There are many factors to consider when choosing the most appropriate key for a song. Vocalists especially know the importance of choosing the right key for their unique voice. But we also need to consider the “audience” and the explicit purpose of singing the song in the first place! Some, I am sure, will disagree with me on this issue. That’s okay. It’s not my intention to present a hard set of rules that must be applied in every situation. But in most situations, this flowchart will be a helpful tool as you make your key choice decisions.

3 COMMENTS

  1. Thank you for this article and the time you spent creating this flow chart. We have to lower so much of what we bring to our congregation, and we’re glad to do so to make it more accessible to them. As a worship leader, why would I want to keep it from their reach? I have observed several congregations with zero participation simply because it was out of range of the average singer.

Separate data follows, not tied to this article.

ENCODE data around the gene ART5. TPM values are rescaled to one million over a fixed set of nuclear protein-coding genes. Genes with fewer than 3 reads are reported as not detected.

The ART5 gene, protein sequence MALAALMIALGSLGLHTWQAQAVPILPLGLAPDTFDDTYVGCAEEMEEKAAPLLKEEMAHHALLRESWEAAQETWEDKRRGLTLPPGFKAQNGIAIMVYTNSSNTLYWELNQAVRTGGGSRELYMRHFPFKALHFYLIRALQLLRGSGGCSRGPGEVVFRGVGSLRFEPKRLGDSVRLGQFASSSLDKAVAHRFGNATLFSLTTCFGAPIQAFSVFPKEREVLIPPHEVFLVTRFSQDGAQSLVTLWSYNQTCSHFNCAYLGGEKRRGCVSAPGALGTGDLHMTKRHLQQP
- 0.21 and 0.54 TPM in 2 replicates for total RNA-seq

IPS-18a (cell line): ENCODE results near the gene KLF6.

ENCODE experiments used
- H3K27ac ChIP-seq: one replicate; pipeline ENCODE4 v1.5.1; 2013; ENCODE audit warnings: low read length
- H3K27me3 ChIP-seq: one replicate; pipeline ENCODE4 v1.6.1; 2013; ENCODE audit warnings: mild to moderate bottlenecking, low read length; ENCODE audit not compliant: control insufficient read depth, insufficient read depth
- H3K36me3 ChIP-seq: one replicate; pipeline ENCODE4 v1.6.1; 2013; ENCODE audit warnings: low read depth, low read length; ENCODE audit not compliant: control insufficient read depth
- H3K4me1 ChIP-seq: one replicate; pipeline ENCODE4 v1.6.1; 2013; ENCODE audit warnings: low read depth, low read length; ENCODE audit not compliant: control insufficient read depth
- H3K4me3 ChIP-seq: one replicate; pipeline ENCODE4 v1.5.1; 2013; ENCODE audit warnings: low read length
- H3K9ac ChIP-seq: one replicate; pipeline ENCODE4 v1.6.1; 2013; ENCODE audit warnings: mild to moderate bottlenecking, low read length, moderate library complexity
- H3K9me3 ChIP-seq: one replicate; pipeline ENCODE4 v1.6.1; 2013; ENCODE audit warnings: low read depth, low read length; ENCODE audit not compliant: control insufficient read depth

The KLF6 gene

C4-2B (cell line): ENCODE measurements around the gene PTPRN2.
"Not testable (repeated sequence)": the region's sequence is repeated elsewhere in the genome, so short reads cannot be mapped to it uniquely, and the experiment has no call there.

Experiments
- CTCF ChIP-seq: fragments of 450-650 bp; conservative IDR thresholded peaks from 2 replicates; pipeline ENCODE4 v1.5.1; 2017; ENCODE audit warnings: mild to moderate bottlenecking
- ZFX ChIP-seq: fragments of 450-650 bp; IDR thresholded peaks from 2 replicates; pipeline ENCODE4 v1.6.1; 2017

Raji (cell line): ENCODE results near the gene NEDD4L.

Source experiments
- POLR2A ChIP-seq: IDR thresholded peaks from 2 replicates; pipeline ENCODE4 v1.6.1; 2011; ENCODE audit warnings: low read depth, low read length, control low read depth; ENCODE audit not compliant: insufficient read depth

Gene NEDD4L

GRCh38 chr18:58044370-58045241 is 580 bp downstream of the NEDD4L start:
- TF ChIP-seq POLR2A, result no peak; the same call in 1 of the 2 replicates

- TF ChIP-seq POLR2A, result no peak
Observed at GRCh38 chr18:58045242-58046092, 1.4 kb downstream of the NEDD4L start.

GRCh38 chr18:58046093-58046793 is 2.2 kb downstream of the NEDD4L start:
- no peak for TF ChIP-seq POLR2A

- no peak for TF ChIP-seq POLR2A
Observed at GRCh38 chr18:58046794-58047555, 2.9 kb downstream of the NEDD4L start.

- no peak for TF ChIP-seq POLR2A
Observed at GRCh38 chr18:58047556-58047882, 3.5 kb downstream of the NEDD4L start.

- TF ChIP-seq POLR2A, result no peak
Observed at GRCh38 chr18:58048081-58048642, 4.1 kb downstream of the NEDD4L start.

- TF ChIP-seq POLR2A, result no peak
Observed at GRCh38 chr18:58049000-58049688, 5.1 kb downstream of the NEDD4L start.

2. I have come to really dislike the octave jumps. Smacks of a show-offy attitude. Wish more worship leaders would see that the congregation will quit singing when they come up.

    • Dear Heather!

      Hello and thanks for your post. Octave jumps… totally agree, they can be hard for the worship leader and congregation, sounds like there’s a great article needing to be written there, so thanks for the inspiration. I will also add that a bit like the guitar solo, some of these technique-y things can get lost in translation between the heart of the person doing it, and those of us and our congregations at the other end of things. Good food for thought…

      Thanks and God Bless ~ Doug & the [WM] Team:)

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